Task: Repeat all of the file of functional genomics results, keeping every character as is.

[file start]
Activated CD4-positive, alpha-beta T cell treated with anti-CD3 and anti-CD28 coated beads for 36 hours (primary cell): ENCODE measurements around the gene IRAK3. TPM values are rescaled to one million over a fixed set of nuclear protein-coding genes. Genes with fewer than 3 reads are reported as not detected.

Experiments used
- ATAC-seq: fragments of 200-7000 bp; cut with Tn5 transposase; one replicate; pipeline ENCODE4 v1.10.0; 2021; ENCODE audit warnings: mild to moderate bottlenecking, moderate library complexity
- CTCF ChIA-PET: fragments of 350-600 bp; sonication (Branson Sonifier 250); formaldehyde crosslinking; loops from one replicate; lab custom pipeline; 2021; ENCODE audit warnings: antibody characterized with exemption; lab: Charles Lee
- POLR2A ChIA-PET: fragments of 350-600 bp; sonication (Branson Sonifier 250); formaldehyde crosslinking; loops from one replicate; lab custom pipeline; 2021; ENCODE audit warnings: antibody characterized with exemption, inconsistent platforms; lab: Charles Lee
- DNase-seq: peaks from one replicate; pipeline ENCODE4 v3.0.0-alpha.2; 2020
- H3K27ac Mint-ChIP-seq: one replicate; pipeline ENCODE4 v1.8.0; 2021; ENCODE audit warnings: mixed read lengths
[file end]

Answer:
Activated CD4-positive, alpha-beta T cell treated with anti-CD3 and anti-CD28 coated beads for 36 hours (primary cell): ENCODE measurements around the gene IRAK3. TPM values are rescaled to one million over a fixed set of nuclear protein-coding genes. Genes with fewer than 3 reads are reported as not detected.

Experiments used
- ATAC-seq: fragments of 200-7000 bp; cut with Tn5 transposase; one replicate; pipeline ENCODE4 v1.10.0; 2021; ENCODE audit warnings: mild to moderate bottlenecking, moderate library complexity
- CTCF ChIA-PET: fragments of 350-600 bp; sonication (Branson Sonifier 250); formaldehyde crosslinking; loops from one replicate; lab custom pipeline; 2021; ENCODE audit warnings: antibody characterized with exemption; lab: Charles Lee
- POLR2A ChIA-PET: fragments of 350-600 bp; sonication (Branson Sonifier 250); formaldehyde crosslinking; loops from one replicate; lab custom pipeline; 2021; ENCODE audit warnings: antibody characterized with exemption, inconsistent platforms; lab: Charles Lee
- DNase-seq: peaks from one replicate; pipeline ENCODE4 v3.0.0-alpha.2; 2020
- H3K27ac Mint-ChIP-seq: one replicate; pipeline ENCODE4 v1.8.0; 2021; ENCODE audit warnings: mixed read lengths